So, if I've made it sound like I do all the work, I apologize. My original point still holds. Food plots are a great quick fix for getting high volumes of quality food into a QDM program, but they are very expensive (money and labor) to maintain over a long period. They require a lot of inputs. I'm looking for a better long-term balance. We will always have food plots. However, with a wise selection of low-maintenance trees, I believe I can reduce the amount of high maintenance food plot acreage while improving the quality foods available to deer.

Thanks,

Jack
By yoderj@cox.net
#335506
Just thought I'd add a few pics of some of the trees I'm growing from seed. I started a bunch of pawpaws this winter. Here is the best one right now:

Image

There are some smaller ones I started this spring in the background.

This is an American persimmon I started from seed last spring. This winter I cut it off and grafted a Nikita's Gift Hybrid scion to it.

Image

The next one is a crabapple I started this spring. They seem to grow like weeds. I can't recall if this is a Dolgo or a Siberian Red off the top of my head but they both look pretty much the same at this point:

Image

This one is a Tigertooth Jujube that I purchased and planted bare root several years ago. It is just now starting to produce the first fruit:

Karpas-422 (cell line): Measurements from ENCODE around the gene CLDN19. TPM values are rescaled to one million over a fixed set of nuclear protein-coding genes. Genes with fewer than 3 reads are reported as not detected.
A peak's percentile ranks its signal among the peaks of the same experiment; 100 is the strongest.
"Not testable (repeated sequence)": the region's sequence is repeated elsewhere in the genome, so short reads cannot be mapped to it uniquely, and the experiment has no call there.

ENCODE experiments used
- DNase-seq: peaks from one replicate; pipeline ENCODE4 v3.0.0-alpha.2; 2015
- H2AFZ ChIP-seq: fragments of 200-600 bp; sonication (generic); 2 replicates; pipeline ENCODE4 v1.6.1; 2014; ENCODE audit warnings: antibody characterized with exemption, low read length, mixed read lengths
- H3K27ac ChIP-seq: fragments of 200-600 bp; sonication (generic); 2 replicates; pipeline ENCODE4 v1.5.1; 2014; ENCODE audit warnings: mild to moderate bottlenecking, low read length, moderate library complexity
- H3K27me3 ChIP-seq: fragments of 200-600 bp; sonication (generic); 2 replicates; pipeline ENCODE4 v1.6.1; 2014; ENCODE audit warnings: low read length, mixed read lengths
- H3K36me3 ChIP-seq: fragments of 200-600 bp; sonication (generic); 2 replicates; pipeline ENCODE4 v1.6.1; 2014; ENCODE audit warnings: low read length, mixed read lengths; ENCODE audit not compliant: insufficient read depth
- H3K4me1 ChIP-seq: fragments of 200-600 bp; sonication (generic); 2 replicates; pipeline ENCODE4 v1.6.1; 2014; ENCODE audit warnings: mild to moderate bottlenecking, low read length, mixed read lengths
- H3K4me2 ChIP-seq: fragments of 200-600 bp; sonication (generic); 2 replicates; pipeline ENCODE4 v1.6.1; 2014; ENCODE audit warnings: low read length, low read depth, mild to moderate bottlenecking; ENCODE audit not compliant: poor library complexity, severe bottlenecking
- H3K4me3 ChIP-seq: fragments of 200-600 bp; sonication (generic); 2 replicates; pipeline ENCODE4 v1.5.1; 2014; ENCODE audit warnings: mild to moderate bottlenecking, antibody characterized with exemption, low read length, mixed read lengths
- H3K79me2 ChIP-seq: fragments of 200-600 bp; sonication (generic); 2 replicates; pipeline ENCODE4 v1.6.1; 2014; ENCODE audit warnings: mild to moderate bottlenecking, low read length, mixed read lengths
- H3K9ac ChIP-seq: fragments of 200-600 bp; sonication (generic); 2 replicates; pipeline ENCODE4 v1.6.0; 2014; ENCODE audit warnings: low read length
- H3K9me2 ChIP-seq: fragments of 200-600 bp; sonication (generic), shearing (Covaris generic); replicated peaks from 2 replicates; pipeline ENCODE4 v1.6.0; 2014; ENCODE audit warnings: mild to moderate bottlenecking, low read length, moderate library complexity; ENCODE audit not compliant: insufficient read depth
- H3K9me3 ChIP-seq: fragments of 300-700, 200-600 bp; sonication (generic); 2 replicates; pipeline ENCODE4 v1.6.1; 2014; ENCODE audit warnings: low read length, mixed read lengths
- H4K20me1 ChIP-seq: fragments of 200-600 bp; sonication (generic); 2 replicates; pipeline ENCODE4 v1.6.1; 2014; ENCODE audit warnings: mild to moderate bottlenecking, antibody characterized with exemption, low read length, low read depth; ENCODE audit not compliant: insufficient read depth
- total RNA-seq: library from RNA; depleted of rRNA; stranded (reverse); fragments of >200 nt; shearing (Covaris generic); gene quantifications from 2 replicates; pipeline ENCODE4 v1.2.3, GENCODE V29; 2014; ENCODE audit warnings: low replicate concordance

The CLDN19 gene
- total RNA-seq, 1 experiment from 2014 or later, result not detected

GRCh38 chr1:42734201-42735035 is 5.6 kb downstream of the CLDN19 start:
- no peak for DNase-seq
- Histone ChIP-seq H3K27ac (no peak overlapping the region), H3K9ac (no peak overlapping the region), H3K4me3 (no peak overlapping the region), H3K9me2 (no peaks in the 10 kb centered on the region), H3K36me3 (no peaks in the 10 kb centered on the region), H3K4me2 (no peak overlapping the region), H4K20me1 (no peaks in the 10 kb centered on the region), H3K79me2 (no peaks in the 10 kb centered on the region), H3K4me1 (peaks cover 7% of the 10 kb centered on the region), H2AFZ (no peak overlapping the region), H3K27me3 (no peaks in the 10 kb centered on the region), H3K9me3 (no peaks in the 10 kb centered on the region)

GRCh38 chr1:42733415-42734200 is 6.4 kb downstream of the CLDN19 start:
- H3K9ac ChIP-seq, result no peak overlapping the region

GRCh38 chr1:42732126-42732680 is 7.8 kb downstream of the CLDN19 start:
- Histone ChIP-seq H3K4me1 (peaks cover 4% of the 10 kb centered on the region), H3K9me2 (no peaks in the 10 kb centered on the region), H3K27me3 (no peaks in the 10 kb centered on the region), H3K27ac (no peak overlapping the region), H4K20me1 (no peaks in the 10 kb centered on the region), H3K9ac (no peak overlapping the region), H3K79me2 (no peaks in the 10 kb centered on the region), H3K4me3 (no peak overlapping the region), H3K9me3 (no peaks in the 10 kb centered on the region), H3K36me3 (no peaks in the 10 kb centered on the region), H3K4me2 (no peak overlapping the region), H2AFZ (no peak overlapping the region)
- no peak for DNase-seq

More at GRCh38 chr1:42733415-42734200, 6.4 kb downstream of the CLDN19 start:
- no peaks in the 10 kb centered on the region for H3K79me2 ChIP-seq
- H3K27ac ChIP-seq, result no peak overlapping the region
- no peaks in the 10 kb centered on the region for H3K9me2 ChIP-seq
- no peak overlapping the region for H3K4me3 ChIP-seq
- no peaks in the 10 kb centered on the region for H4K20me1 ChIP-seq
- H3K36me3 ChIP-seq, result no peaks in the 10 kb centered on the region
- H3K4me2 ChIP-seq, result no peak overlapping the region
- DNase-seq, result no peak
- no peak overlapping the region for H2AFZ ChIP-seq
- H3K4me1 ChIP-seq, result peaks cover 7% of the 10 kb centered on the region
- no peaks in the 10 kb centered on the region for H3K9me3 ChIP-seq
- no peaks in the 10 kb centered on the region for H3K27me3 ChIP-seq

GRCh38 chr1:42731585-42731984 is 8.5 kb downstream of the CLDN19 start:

Image

Three years ago, I cut down native male persimmons growing wild on my property and grafted scions from improved varieties. This one is a prok in its third leaf since grafting producing its first persimmon.

Image

Thanks,

Jack
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By Gforce
#335510
Jack, I'm not sure where your farm is but sometimes simple is the best solution to boost wildlife resources. How many acres do you have in Pine Plantation and how old are they?

The reason I ask is thinning and prescribed burning helps produce cover and resources for all wildlife, you got to get that sunlight to the ground in order to produce natural forage which wildlife can utilize all year, not just in the fall with Mast Crops. Select Clear Cut is even better at producing natural wildlife forage. With Select Clear Cut you can supplement the plot with perennial planting of natural forage and the plot will be good for years at producing natural forage without having to expend much effort. Some times we can work our fingers to the bone and still not accomplish what mother nature can on her own. You have an excellent approach going, but it has it's limits.
By yoderj@cox.net
#335515
Excellent thinking and you are right on track. Our pine farm is in Central VA and it is just under 400 acres. I probably should have provided more background but you can probably extrapolate some from my previous post. We started working with a VDOF forester and game commission biologist when we purchased the property. We eventually hired a private forester and are managing for a balance between wildlife and timber. We just finished a thinning of about 1/2 of our pines that were old enough. We thinned to two different levels to give us 3 management units down the road. We also clear-cut two low quality hardwood ridges that we were beginning to lose to storms. These are targeted as future bedding areas. We just got into an NRCS cost sharing program. We just finished installing firebreaks. We have a herbicide application scheduled for this summer followed by controlled burns of the thinned pines and clear-cuts.